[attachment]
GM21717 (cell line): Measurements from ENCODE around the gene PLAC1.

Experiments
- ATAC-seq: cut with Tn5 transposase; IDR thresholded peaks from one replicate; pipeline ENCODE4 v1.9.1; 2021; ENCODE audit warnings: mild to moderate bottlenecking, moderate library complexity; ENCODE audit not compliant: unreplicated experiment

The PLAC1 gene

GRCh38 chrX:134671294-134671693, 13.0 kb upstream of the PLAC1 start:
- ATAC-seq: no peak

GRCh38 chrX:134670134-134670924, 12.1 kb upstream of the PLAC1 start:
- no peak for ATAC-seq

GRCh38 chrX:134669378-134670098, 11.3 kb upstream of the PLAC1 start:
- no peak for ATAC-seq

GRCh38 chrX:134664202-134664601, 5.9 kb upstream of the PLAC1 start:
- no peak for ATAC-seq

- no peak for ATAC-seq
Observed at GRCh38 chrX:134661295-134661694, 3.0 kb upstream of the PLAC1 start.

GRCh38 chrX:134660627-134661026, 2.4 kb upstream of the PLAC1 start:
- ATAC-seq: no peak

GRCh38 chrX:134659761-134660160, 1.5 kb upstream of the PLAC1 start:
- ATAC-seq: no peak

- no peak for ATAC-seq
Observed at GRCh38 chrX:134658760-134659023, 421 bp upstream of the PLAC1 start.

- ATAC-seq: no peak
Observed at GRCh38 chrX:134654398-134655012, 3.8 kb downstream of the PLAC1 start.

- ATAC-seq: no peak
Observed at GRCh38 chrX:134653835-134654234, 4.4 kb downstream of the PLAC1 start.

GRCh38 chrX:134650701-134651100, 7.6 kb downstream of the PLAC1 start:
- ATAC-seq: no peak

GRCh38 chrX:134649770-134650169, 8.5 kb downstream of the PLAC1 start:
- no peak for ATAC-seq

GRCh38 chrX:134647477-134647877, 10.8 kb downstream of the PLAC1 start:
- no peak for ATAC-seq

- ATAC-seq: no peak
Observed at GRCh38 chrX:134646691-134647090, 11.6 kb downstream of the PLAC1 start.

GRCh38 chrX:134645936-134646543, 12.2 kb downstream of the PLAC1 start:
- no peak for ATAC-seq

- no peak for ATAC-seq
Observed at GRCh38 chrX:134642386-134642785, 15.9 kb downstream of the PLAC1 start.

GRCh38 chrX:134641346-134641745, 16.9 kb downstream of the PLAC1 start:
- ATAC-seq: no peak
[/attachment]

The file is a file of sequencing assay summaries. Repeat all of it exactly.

GM21717 (cell line): Measurements from ENCODE around the gene PLAC1.

Experiments
- ATAC-seq: cut with Tn5 transposase; IDR thresholded peaks from one replicate; pipeline ENCODE4 v1.9.1; 2021; ENCODE audit warnings: mild to moderate bottlenecking, moderate library complexity; ENCODE audit not compliant: unreplicated experiment

The PLAC1 gene

GRCh38 chrX:134671294-134671693, 13.0 kb upstream of the PLAC1 start:
- ATAC-seq: no peak

GRCh38 chrX:134670134-134670924, 12.1 kb upstream of the PLAC1 start:
- no peak for ATAC-seq

GRCh38 chrX:134669378-134670098, 11.3 kb upstream of the PLAC1 start:
- no peak for ATAC-seq

GRCh38 chrX:134664202-134664601, 5.9 kb upstream of the PLAC1 start:
- no peak for ATAC-seq

- no peak for ATAC-seq
Observed at GRCh38 chrX:134661295-134661694, 3.0 kb upstream of the PLAC1 start.

GRCh38 chrX:134660627-134661026, 2.4 kb upstream of the PLAC1 start:
- ATAC-seq: no peak

GRCh38 chrX:134659761-134660160, 1.5 kb upstream of the PLAC1 start:
- ATAC-seq: no peak

- no peak for ATAC-seq
Observed at GRCh38 chrX:134658760-134659023, 421 bp upstream of the PLAC1 start.

- ATAC-seq: no peak
Observed at GRCh38 chrX:134654398-134655012, 3.8 kb downstream of the PLAC1 start.

- ATAC-seq: no peak
Observed at GRCh38 chrX:134653835-134654234, 4.4 kb downstream of the PLAC1 start.

GRCh38 chrX:134650701-134651100, 7.6 kb downstream of the PLAC1 start:
- ATAC-seq: no peak

GRCh38 chrX:134649770-134650169, 8.5 kb downstream of the PLAC1 start:
- no peak for ATAC-seq

GRCh38 chrX:134647477-134647877, 10.8 kb downstream of the PLAC1 start:
- no peak for ATAC-seq

- ATAC-seq: no peak
Observed at GRCh38 chrX:134646691-134647090, 11.6 kb downstream of the PLAC1 start.

GRCh38 chrX:134645936-134646543, 12.2 kb downstream of the PLAC1 start:
- no peak for ATAC-seq

- no peak for ATAC-seq
Observed at GRCh38 chrX:134642386-134642785, 15.9 kb downstream of the PLAC1 start.

GRCh38 chrX:134641346-134641745, 16.9 kb downstream of the PLAC1 start:
- ATAC-seq: no peak